Study shows bullying is widespread

MORE than 50% of schoolchildren are bullied daily in South Africa.

The shocking revelation was uncovered during a recent study by the Annual Bullying Survey.

At the beginning of the new academic year, most parents fear the dangers and challenges their children could be exposed to in schools.

The Zululand community is also greatly affected.

According to various studies, bullying consist of direct behaviours such as teasing, taunting, threatening, hitting and stealing from a victim.

This pattern of behaviour has also increased dramatically compared to previous years.

Whether direct or indirect, the key component of bullying is the physical or psychological intimidation which occurs repeatedly over time, creating an ongoing pattern of harassment and abuse.

Research also shows pupils engaged in bullying seem to have a need for power and control.

According to Zululand psychologist, Dr Diane Southgate, genetics do appear to play a role in the development of personality and emotions such as aggression, frustration and intolerance.

‘Whether it is genetic or environmental is a longstanding debate. Parental influences interact with genetic predisposition to play a powerful role in shaping the behaviour of a child.

‘Most children who bully have witnessed this conduct in their own lives – aggressive action from parent or adults or being a victim of bullying themselves. ‘When parents deal with their frustrations by becoming aggressive, the child will model the behaviour and view it as acceptable,’ said Southgate.

While most pupils experience bullying during their school years, 39% have kept it a secret from their parents and teachers, according to the survey.

The signals

According to Dr Southgate, children appear to be afraid or reluctant to go to school in the mornings.

They complain about headaches, tummy pains and bad dreams, lose interest in academics and seem socially isolated.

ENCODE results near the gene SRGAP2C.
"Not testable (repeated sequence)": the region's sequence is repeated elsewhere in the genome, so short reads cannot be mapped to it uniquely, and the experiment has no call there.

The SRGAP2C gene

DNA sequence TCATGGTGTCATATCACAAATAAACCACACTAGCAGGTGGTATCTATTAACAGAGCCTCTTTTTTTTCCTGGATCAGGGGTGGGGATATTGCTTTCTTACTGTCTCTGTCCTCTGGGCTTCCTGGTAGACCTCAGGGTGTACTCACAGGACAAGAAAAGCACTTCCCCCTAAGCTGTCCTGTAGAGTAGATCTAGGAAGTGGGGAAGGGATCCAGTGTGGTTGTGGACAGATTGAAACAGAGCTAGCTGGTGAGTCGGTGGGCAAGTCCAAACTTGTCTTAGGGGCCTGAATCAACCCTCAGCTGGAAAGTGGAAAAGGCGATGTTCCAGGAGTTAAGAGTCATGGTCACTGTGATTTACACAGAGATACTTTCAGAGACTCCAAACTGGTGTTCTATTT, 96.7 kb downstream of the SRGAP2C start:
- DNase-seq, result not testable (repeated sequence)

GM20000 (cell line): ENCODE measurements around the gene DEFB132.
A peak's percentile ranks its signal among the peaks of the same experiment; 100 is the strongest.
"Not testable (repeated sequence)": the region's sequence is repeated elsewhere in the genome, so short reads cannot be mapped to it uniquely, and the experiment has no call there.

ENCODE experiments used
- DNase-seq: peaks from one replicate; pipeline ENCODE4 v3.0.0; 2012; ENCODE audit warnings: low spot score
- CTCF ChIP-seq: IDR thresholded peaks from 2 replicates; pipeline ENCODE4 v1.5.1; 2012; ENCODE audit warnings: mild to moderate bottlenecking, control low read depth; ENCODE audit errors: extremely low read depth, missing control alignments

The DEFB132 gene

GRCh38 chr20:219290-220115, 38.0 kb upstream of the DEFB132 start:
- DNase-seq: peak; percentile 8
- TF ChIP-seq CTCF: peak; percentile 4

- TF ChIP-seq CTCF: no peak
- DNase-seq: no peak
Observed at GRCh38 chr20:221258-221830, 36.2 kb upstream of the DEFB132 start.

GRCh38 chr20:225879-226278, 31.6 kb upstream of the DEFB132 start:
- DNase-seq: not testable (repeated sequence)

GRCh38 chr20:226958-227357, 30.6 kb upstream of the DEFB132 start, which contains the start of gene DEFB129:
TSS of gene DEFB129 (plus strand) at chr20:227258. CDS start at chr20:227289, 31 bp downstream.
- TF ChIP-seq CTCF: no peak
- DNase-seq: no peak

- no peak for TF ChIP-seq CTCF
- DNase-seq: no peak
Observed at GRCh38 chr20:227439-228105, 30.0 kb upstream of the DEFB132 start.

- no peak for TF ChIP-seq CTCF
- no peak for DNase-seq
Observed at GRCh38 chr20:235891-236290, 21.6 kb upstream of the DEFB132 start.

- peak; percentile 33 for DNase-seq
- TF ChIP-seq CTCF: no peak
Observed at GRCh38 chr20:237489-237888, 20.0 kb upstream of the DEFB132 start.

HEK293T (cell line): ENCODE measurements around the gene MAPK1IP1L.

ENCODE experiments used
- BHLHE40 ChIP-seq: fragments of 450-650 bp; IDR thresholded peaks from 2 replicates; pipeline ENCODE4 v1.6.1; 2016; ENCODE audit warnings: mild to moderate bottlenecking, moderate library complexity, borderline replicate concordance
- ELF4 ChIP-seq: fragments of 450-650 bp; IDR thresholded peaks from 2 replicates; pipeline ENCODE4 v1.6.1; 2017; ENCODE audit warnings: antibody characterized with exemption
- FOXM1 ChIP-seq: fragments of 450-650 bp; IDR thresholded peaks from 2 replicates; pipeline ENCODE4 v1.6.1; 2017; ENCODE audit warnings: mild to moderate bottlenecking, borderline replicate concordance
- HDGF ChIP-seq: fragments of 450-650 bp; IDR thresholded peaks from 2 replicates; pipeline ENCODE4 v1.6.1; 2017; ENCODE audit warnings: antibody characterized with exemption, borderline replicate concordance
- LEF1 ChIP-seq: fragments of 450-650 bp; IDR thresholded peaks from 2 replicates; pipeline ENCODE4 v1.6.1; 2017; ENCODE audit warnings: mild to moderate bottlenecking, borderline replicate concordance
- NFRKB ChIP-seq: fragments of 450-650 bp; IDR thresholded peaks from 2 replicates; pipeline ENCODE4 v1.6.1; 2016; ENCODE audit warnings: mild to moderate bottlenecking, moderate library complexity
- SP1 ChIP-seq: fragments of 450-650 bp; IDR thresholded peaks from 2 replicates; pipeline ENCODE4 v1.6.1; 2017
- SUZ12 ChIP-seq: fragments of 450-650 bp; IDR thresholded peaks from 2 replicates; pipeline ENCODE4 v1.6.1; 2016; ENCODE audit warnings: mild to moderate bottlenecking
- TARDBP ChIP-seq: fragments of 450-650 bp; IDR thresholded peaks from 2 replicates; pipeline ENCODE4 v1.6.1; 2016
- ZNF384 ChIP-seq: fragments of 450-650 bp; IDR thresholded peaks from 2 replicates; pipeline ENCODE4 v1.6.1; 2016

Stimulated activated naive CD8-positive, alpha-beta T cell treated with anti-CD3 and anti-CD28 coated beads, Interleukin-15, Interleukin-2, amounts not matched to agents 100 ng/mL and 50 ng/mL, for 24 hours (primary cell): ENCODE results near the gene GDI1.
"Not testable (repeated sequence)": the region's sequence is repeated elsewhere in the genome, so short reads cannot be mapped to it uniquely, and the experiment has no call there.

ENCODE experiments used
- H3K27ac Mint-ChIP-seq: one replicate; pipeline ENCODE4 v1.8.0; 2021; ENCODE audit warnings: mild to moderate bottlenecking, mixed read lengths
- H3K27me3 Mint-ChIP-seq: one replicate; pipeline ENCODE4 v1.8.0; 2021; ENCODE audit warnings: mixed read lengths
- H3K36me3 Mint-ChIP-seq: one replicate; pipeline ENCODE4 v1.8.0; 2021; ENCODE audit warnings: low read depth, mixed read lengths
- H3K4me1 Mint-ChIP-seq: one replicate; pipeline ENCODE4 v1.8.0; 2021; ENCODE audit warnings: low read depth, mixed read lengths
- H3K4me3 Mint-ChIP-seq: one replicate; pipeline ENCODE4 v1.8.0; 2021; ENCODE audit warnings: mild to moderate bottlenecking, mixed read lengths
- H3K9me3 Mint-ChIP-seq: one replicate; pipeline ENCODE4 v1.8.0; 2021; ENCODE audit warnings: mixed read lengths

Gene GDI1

Other signs include coming home from school with torn clothes or bruises, and the victims appear to be sad, irritable and have anger outbursts.

‘Children need to understand how important it is to report bullying. Encourage children to talk about what is happening at school,’

How to get help

• Tell a trusted adult – Don’t worry about being called a ‘tattletale’ or worse. An adult can talk to the bully directly, to his or her parents, or to your teacher, and this has the highest success rate of ending bullying. If you don’t feel like talking to the adult face-to-face, you can always write a letter explaining what is happening.

• Don’t walk alone – Whenever possible, ask your friends to walk with you. If a friend isn’t around, either ask an adult to walk with you, or wait until an adult is walking in the same direction and walk next to them.

Avoid places where bullying happens – If a bully pushes you when he or she sees you in the hallway, try to stay out of that hallway at the same time. If you get picked on when you are sitting in the back of the bus, sit up front and near the driver. Stay away from unsupervised areas of the school and make sure you’re not alone in the bathroom, a classroom or the locker room.

• Leave your valuables at home – Don’t bring expensive items to school, such as jewellery, electronics or your best shoes or jacket. Label what’s yours – use a permanent marker to label your items so that there is no question that it belongs to you.

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  AUTHOR
Wellington Makwakwa
Journalist

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